Across the planet, using the Internet to catch up with friends and family is the main reason people go online. A new survey by Pew Research Center finds that the majority of the population in most nations now uses the Internet every day, and they're doing so primarily to communicate with the people they care about.
Pew surveyed tens of thousands of people in 32 developing and emerging countries last year, and found 86 percent of respondents said they go online to contact friends and family. "Among Internet users in the emerging and developing countries surveyed, a median of 82 percent use their internet connections to access social networking sites, such as Facebook, Twitter, and other country-specific platforms," Pew wrote.
The other reasons people report going online are what you'd probably expect: Just over half of those surveyed said they go online to seek information about politics and other news, health, and "to a lesser extent" to access government services online, Pew reported.
Online shopping is less common in developing nations, with the exception of China, which is one of the world's largest online global markets. More than half of those surveyed in China said they bought something online in the last year.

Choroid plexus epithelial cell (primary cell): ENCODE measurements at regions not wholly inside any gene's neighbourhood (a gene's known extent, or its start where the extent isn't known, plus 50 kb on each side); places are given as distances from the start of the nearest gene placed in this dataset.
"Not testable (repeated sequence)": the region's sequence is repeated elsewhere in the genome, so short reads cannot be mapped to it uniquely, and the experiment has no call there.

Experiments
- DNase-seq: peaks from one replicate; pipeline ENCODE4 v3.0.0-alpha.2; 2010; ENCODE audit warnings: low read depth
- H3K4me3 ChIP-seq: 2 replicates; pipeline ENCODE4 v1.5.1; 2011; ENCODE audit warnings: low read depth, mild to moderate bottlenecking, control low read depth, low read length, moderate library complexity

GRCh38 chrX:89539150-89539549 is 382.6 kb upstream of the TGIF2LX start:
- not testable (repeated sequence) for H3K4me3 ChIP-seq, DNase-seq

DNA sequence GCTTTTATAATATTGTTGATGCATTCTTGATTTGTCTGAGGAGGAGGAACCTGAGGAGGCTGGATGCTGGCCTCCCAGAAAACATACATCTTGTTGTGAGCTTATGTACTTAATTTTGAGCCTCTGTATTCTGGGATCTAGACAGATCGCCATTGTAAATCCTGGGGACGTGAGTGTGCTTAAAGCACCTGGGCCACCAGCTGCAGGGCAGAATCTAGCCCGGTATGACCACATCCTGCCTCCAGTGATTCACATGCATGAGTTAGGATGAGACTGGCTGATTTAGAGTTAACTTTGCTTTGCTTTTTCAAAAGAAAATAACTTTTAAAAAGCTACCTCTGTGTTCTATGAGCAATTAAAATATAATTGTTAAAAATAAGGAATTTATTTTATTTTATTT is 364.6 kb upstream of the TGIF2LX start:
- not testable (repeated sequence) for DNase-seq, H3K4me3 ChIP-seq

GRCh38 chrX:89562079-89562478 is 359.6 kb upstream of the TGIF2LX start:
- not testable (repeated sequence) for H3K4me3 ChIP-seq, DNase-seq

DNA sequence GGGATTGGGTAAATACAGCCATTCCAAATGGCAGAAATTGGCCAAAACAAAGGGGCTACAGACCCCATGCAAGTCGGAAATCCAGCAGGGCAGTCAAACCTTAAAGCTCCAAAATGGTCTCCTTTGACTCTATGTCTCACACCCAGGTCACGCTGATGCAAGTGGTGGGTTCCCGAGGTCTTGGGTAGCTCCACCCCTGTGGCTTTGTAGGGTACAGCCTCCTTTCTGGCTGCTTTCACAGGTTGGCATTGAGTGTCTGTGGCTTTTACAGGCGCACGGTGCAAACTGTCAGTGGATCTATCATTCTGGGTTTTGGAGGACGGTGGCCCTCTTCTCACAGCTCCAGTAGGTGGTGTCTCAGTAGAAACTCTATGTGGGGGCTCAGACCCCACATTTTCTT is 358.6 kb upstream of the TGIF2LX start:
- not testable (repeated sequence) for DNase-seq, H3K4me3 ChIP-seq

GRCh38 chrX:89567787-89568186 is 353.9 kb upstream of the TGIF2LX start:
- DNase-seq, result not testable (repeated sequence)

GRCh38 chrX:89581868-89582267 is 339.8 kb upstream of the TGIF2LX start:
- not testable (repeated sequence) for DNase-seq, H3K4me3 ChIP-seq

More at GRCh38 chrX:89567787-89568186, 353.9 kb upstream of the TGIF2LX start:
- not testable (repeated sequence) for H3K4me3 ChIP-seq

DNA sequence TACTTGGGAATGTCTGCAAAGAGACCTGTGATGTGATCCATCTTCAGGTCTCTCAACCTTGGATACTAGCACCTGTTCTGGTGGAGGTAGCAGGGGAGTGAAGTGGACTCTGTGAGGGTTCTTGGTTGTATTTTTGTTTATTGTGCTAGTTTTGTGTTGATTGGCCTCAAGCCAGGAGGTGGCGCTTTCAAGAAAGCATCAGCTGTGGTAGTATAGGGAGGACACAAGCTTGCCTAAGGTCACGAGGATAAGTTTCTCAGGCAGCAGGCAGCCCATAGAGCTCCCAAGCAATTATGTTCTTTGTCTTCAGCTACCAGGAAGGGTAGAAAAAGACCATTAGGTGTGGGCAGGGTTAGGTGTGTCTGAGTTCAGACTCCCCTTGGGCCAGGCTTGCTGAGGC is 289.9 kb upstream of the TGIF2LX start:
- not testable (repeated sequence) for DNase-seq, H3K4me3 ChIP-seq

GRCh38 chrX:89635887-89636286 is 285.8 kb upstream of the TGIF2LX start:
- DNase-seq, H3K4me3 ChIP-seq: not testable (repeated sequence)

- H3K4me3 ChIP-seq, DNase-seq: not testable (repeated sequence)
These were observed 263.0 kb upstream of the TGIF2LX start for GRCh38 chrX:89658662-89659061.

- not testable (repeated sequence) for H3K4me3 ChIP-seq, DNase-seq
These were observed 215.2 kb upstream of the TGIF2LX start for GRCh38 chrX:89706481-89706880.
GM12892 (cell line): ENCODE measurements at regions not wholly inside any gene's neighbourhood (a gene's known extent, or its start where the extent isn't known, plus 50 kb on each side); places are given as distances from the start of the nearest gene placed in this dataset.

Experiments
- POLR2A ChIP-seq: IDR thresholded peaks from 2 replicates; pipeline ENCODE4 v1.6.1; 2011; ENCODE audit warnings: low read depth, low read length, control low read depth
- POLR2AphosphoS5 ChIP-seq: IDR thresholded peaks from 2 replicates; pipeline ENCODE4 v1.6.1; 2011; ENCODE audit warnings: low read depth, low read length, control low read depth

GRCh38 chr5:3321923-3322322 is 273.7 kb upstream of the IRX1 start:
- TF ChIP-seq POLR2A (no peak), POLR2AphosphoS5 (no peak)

That may have something to do with China's relatively high rate of smartphone ownership. About 55 percent of those surveyed in China said they own a smartphone—a figure that's about comparable to Pew's last—though by now certainly outdated—count of smartphone ownership (58 percent) in the United States last year. A handful of other developing nations—like Chile and Lebanon—record similar smartphone ownership, but most of the developing nations Pew examined are still using flip phones.
Technological disparities aside, people across the globe share similar concerns about the Internet. Overall, people in the developing nations surveyed say the see the Internet as having a positive effect on education but a negative effect on morality. In general, and perhaps not surprisingly, regular Internet users are less worried about what going online means for a person's morals than those who don't use the Internet. Still, Pew points out, "in no country surveyed does a majority say that the Internet’s influence on morality is a positive."
We want to hear what you think about this article. Submit a letter to the editor or write to firstname.lastname@example.org.